Health and Safety at Work Act 1974 Sections 2 and 7
The Health and Safety at Work Act 1974 (HSWA) is a UK law that sets out the general duties of employers and employees to ensure the health and safety of workers in the workplace. Sections 2 and 7 of the HSWA outline the responsibilities of employers and employees for health and safety management.
Section 2 of the HSWA places a general duty on employers to ensure, so far as is reasonably practicable, the health and safety of their employees and other people who may be affected by their activities. This includes conducting a risk assessment to identify hazards in the workplace and putting in place measures to control those risks. Employers are also responsible for providing employees with Personal Protective Equipment (PPE) where appropriate.
Section 7 of the HSWA places a general duty on employees to take reasonable care of their health and safety and that of others who may be affected by their actions. Employees must also cooperate with their employers to fulfil their legal obligations under the HSWA.
The Communications Act 2003 Section 127
The Communications Act 2003 is a UK law regulating public electronic communications networks, including the internet and mobile networks. Section 127 of the act deals with the improper use of these networks, specifically about sending grossly offensive, indecent, or obscene communications that cause annoyance, inconvenience, or needless anxiety to others.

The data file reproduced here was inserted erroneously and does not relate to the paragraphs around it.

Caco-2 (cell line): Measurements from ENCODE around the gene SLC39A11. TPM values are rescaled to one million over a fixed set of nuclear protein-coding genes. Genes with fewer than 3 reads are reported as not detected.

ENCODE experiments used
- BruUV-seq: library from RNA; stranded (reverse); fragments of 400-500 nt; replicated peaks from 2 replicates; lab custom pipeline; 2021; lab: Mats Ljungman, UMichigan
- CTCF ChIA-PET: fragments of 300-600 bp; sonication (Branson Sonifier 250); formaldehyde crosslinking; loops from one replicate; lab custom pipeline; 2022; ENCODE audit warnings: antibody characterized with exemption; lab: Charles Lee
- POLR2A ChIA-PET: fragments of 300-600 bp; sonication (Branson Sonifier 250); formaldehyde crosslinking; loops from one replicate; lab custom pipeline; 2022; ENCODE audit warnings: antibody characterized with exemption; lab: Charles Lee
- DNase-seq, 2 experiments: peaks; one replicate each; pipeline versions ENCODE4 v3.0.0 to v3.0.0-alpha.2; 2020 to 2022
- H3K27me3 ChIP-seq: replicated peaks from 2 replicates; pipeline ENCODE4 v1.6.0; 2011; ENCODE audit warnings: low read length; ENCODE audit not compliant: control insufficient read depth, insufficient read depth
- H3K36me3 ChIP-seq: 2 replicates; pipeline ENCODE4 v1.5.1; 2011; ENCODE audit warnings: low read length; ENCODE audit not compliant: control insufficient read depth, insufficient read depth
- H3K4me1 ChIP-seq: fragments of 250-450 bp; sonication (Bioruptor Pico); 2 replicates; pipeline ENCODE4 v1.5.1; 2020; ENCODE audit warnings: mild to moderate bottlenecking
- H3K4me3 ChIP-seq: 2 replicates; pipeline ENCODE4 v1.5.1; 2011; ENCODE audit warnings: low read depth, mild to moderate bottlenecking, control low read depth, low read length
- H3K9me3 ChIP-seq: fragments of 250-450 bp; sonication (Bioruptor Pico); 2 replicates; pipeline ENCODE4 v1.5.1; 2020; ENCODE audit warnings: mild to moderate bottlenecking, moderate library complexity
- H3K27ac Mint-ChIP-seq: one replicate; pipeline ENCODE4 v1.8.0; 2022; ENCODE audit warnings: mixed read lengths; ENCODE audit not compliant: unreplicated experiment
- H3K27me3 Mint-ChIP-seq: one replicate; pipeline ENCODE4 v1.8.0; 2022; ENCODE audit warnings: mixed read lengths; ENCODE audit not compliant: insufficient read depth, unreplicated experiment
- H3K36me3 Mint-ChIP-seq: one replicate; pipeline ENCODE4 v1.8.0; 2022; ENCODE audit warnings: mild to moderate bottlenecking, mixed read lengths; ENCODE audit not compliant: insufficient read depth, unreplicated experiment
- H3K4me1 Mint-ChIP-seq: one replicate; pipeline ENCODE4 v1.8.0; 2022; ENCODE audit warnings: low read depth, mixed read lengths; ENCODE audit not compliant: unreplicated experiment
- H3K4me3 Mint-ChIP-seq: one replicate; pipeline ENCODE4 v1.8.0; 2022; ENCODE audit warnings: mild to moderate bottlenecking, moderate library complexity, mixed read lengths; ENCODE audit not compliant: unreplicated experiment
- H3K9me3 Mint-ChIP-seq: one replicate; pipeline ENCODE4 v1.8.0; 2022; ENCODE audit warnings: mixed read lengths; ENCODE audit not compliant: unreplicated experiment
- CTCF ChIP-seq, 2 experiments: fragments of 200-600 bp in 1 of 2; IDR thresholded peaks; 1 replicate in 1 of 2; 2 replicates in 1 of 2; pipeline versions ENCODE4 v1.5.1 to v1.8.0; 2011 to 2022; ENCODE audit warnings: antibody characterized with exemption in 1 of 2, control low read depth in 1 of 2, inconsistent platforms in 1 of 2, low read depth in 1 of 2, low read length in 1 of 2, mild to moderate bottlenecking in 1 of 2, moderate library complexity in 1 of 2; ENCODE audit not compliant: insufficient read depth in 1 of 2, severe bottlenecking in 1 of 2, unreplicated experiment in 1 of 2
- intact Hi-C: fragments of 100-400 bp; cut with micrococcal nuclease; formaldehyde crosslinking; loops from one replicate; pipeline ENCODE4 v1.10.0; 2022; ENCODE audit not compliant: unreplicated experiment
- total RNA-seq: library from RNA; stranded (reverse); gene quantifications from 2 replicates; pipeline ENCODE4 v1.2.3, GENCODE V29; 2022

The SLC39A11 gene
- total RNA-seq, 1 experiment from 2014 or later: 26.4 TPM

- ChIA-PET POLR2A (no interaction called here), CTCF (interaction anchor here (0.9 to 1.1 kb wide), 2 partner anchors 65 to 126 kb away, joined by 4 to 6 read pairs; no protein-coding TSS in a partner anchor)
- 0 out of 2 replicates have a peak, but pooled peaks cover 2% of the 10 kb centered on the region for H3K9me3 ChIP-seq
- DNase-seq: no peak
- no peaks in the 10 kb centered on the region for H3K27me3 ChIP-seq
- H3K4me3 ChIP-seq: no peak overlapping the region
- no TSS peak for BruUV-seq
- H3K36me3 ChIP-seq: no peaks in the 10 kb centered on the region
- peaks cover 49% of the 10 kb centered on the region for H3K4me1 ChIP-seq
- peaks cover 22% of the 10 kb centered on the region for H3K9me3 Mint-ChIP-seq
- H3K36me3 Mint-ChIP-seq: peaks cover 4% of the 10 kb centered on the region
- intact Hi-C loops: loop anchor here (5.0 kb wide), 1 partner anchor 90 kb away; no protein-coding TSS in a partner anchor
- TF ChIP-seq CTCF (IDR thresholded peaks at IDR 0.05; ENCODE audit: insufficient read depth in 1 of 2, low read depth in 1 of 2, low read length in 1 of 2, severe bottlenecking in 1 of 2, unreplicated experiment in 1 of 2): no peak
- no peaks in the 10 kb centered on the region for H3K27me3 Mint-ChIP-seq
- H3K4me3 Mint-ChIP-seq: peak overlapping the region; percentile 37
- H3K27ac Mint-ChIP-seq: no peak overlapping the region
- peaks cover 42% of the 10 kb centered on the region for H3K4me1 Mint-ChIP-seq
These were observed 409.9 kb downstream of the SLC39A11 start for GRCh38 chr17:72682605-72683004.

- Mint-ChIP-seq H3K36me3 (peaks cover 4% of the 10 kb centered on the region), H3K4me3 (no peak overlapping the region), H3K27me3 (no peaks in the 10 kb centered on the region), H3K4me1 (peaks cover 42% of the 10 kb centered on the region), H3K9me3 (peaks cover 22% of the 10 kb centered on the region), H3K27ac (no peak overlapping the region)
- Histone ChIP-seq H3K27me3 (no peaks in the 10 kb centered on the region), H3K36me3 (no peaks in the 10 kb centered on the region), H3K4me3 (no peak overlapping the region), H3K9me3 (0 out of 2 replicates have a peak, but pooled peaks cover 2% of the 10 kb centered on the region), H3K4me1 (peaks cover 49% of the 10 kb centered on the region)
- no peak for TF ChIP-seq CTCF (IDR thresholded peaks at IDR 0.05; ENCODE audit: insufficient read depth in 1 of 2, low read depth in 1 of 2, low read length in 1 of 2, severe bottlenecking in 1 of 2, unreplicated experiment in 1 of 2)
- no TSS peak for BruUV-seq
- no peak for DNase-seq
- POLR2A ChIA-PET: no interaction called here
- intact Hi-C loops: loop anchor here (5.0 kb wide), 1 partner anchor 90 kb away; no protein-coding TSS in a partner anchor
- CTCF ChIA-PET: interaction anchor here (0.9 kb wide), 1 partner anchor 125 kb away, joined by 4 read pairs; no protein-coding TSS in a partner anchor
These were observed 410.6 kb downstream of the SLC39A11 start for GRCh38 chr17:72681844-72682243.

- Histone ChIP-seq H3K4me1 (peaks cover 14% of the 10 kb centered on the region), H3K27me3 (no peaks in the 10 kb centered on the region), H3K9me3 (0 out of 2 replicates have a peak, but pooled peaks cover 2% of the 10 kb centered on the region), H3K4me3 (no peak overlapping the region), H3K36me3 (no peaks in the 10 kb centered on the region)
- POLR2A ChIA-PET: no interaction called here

Under Section 127, it is a criminal offence to send any message that is “grossly offensive” or “of an indecent, obscene or menacing character” over a public electronic communications network, including the internet and mobile networks. This includes messages sent via email, social media, and messaging apps.
The act also makes it an offence to send a message that causes “annoyance, inconvenience or needless anxiety” to another person. This includes any message that is considered to be spam or unwanted commercial communication.
It is worth noting that under this section, the intent of the person sending the message is not taken into account; the message itself is enough to constitute an offence.
The Education Act 2002 Section 176